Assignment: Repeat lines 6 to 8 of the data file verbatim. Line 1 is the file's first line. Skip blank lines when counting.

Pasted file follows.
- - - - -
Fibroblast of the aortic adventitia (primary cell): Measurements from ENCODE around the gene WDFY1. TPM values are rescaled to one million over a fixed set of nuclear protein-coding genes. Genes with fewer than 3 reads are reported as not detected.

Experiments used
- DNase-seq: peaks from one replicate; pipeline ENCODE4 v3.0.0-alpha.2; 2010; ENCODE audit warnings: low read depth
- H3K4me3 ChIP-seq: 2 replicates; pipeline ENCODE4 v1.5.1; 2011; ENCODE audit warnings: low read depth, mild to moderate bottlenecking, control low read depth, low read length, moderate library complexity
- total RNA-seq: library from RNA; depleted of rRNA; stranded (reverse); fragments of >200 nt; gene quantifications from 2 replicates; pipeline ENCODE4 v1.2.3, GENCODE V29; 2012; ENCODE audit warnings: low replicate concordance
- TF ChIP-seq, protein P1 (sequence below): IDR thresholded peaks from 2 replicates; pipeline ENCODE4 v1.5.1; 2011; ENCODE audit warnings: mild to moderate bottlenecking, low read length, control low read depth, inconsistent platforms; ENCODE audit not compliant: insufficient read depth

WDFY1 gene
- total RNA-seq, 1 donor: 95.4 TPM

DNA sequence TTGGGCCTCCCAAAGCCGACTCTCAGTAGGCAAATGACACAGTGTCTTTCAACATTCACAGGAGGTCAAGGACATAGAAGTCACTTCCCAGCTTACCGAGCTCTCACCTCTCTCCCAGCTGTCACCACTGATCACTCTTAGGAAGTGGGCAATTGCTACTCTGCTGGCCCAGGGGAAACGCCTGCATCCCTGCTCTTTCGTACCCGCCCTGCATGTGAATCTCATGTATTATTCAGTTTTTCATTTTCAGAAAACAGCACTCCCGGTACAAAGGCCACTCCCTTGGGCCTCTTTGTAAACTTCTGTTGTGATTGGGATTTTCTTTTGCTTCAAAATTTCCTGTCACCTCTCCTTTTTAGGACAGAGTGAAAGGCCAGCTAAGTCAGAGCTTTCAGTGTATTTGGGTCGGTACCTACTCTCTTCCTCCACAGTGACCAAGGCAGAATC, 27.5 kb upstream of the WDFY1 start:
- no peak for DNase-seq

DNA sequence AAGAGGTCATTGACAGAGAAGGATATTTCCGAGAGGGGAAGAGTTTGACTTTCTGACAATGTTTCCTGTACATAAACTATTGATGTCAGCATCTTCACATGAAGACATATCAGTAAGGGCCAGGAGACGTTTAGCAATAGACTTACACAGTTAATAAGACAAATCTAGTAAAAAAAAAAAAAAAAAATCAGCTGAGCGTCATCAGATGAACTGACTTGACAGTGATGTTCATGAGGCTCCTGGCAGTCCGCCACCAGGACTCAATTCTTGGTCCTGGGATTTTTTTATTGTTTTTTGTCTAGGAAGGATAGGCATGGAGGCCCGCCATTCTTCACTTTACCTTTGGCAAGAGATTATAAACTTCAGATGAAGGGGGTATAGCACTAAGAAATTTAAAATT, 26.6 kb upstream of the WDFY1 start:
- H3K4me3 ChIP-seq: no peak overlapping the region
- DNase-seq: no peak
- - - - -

- TF ChIP-seq, protein P1 (sequence below): IDR thresholded peaks from 2 replicates; pipeline ENCODE4 v1.5.1; 2011; ENCODE audit warnings: mild to moderate bottlenecking, low read length, control low read depth, inconsistent platforms; ENCODE audit not compliant: insufficient read depth

WDFY1 gene
- total RNA-seq, 1 donor: 95.4 TPM